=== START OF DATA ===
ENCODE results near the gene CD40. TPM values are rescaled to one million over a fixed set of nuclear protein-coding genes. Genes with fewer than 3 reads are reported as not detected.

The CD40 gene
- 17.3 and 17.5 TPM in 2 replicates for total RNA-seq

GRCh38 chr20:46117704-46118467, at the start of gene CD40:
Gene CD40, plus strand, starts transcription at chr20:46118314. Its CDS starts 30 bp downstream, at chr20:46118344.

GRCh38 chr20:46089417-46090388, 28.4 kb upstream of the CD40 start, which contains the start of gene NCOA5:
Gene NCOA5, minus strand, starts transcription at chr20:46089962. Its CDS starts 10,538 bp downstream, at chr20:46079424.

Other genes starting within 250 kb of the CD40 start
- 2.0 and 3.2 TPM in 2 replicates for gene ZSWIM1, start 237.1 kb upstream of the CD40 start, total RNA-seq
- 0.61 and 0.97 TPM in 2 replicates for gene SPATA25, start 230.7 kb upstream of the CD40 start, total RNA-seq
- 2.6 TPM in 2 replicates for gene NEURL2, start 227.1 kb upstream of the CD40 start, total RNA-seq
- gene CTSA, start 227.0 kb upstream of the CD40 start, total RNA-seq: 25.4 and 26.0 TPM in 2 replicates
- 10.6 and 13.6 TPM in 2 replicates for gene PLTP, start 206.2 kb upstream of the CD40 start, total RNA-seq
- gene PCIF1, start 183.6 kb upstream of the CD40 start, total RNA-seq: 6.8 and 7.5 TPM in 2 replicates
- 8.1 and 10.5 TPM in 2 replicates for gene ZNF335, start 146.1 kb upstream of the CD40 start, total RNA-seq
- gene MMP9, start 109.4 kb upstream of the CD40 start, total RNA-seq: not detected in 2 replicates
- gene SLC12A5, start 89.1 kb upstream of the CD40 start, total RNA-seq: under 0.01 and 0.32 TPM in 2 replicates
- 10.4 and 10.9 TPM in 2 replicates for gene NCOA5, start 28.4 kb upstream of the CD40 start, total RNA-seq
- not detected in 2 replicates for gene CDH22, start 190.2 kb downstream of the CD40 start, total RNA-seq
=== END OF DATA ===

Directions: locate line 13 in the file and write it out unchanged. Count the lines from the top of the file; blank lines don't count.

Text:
- 10.6 and 13.6 TPM in 2 replicates for gene PLTP, start 206.2 kb upstream of the CD40 start, total RNA-seq